Table of Contents
Peppermint has been promoted as helpful for gastrointestinal problems for centuries. In fact, physician and apothecary Nicholas Culpeper, wrote in 1653 that “mint is very profitable to the stomach.” Unfortunately today the benefits are not quite that clear cut. For some conditions mint is indeed helpful but for others it can exacerbate the problem.
Irritable Bowel Syndrome
A meta-analysis of the existing research data up to 2007 conducted by Dr. Alex Ford of McMaster University showed peppermint oil to be an effective treatment for irritable bowel syndrome (IBS). Peppermint’s beneficial effects were particularly pronounced in children, who showed the strongest benefits from the treatment. There have been no studies to date however, on children younger than eight.
It is important to note that all of the studies included in this analysis used peppermint oil in enteric coated capsules. Peppermint tea or candies are unlikely to produce the same reduction in symptoms since the peppermint’s antispasmodic properties will work on the stomach rather than targeting the intestinal muscles which are the source of the discomfort.
Heartburn and Indigestion
Although the menthol in peppermint increases the flow of bile and may in that way aid in digestion it can also cause heartburn. The relaxant properties of peppermint which make it so effective for IBS also act on the sphincter that keeps the food you swallow in your stomach and prevents stomach acids from entering the esophagus. For this reason people who suffer from either gastroesophageal reflux disease (GERD) or a hiatal hernia are advised to avoid peppermint. The menthol content in peppermint tea is much reduced and there is anecdotal evidence that it may help with occasional heartburn, for those without these conditions however, there are as yet no studies to support this.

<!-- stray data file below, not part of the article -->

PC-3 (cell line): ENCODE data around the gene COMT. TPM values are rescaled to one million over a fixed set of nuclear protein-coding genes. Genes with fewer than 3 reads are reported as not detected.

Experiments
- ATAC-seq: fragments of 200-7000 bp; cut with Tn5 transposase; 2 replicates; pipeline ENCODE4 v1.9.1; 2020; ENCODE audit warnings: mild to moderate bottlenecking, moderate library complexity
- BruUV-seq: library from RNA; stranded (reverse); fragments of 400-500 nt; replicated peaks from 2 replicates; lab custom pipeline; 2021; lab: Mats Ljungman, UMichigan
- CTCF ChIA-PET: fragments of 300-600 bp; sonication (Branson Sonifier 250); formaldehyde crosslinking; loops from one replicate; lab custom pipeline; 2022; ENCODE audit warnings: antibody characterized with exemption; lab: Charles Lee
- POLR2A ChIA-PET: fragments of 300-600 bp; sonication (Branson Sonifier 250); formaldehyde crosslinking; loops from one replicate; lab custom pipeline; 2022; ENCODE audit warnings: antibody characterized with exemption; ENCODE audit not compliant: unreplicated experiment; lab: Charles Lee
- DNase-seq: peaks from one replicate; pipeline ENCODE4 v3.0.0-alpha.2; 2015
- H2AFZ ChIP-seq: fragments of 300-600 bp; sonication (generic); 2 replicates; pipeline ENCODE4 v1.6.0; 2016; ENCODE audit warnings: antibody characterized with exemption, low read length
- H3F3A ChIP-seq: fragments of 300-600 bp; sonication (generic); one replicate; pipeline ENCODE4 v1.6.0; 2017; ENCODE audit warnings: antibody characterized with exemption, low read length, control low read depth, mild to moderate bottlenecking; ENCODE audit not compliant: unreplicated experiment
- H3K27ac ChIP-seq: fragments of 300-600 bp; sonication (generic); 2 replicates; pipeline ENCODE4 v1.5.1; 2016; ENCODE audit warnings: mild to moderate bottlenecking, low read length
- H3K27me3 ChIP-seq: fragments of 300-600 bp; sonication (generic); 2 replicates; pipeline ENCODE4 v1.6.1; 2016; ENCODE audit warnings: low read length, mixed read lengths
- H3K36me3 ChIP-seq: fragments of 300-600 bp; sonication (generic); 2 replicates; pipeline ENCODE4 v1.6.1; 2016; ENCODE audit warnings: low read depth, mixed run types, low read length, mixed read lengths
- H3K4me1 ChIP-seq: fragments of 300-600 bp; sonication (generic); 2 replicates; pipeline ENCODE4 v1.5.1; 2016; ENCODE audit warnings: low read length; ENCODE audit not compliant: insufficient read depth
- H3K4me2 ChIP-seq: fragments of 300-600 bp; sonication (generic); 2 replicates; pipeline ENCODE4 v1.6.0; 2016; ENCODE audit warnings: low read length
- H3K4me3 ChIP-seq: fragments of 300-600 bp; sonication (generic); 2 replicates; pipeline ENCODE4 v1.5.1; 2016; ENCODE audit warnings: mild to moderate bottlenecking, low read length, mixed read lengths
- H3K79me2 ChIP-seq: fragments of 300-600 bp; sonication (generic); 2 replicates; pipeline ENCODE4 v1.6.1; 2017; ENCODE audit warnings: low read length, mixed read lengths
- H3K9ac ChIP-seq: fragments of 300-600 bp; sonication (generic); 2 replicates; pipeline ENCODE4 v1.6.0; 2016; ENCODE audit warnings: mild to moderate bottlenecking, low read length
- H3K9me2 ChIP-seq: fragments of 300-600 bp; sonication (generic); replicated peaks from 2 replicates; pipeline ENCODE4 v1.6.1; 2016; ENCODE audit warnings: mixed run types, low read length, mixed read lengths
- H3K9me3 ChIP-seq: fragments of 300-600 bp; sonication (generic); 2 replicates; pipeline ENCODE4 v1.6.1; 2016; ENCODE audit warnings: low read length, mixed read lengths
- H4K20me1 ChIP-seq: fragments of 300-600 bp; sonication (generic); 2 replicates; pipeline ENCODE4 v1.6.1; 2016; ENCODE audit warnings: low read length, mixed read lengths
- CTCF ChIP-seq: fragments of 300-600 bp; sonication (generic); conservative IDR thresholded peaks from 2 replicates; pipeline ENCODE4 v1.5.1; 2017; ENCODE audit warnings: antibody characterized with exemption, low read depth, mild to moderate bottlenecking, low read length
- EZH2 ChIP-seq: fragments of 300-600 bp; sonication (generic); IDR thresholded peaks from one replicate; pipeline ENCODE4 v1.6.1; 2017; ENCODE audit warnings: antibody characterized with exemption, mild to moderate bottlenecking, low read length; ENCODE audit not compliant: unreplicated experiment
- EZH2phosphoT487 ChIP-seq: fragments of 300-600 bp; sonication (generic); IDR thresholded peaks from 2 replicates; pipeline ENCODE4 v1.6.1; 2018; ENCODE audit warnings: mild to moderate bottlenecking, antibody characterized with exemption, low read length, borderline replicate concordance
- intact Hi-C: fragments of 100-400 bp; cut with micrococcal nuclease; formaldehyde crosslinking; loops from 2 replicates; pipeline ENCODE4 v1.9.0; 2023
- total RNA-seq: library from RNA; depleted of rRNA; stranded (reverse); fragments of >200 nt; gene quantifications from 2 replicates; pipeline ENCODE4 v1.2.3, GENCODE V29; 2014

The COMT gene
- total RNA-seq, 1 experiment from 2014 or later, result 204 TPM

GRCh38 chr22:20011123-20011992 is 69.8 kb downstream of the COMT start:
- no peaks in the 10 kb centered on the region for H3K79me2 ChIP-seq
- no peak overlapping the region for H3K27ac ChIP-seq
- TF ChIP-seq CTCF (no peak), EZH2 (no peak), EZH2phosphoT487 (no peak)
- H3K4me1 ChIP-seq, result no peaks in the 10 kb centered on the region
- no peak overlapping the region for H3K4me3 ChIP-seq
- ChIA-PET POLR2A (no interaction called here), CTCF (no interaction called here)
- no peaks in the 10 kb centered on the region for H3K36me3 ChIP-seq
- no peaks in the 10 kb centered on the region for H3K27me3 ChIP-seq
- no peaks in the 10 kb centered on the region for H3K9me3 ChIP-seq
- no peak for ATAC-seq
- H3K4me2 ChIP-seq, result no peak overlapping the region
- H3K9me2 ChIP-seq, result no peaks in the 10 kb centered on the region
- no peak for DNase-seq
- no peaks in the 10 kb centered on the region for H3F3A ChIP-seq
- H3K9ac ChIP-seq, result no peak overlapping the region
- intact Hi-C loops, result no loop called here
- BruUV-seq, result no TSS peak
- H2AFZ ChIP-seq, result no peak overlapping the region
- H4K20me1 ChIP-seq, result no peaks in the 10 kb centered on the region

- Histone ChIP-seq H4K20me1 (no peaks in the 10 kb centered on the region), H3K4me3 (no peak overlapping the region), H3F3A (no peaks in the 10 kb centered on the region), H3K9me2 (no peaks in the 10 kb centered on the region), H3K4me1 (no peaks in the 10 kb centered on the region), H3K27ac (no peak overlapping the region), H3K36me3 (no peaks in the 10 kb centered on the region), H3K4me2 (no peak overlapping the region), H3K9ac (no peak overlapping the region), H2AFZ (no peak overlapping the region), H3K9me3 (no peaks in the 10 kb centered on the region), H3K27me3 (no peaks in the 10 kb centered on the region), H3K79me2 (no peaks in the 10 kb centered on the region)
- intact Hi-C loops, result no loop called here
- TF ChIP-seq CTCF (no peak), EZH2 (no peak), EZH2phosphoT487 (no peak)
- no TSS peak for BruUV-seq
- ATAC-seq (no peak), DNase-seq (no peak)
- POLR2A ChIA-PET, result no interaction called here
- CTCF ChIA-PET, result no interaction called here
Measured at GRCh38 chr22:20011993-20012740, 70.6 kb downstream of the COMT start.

Gas Pains and Bloating
Anyone suffering frequent gas pains and bloating should consult a physician but for occasional bouts brought on by overeating or greasy food peppermint oil can relax the intestinal muscles and allow gas to pass through and be more easily eliminated. As with treating IBS enteric coated capsules prove to be the most effective since the capsules pass through the stomach intact so that the intestines receive the full benefit.
Unfortunately there has not been enough research into peppermint as a treatment for nausea to make any conclusions.
Peppermint can interfere with some drugs, increasing how quickly they are broken down by the liver. If you are taking any other medication, check with your doctor before taking therapeutic doses of peppermint oil.
Disclaimer: The information contained in this article is for educational purposes only and should not be used for diagnosis or to guide treatment without the opinion of a health professional. Any reader who is concerned about his or her health should contact a doctor for advice.
Meyler’s Side Effects of Herbal Medicines by Jeffrey K. Aronson (Elsevier Science)
Culpeper’s Complete Herbal, (Wordsworth Editions Ltd.)
University of Maryland Medical Center